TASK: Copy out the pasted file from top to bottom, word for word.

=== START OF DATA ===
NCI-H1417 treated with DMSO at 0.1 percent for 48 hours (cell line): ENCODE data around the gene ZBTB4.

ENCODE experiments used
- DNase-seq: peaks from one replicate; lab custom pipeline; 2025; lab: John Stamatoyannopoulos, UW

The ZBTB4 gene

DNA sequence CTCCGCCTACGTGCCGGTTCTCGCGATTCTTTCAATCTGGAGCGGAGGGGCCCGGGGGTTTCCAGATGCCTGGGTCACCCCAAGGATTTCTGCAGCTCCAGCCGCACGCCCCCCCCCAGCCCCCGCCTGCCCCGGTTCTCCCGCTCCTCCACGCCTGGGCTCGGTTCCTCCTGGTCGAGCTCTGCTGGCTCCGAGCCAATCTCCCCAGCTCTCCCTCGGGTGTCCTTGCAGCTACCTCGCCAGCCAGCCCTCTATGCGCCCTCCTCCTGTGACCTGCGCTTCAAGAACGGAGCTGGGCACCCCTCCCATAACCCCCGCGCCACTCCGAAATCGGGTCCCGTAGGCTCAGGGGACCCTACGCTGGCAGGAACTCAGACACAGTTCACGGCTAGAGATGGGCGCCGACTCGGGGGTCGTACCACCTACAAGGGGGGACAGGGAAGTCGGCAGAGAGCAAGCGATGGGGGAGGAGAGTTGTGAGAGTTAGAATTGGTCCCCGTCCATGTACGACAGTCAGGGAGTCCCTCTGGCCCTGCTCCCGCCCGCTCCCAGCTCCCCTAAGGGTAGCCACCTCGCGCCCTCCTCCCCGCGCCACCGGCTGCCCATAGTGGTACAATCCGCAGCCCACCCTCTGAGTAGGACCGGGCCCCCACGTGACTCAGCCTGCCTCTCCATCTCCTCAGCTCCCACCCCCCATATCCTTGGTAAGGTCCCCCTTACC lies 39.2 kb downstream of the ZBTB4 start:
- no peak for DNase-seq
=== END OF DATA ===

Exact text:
NCI-H1417 treated with DMSO at 0.1 percent for 48 hours (cell line): ENCODE data around the gene ZBTB4.

ENCODE experiments used
- DNase-seq: peaks from one replicate; lab custom pipeline; 2025; lab: John Stamatoyannopoulos, UW

The ZBTB4 gene

DNA sequence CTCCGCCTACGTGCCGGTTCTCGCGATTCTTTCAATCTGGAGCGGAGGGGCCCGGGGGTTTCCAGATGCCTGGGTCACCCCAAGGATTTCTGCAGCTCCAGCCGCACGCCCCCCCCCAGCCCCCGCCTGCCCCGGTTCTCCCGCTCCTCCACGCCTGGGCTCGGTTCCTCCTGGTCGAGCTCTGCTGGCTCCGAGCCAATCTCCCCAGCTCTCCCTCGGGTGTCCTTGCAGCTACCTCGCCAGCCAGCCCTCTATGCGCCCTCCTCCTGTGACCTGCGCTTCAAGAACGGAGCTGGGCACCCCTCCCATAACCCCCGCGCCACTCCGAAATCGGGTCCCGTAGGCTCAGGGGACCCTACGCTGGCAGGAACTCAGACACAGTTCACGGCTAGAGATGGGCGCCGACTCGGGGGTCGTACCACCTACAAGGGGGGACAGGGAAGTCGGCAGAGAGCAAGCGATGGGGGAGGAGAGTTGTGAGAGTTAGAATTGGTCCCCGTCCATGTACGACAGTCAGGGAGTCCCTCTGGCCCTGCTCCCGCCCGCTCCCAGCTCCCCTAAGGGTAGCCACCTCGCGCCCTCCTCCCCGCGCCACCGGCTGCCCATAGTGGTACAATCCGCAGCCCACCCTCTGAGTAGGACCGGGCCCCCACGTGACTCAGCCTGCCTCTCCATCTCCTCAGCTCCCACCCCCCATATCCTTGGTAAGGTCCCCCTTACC lies 39.2 kb downstream of the ZBTB4 start:
- no peak for DNase-seq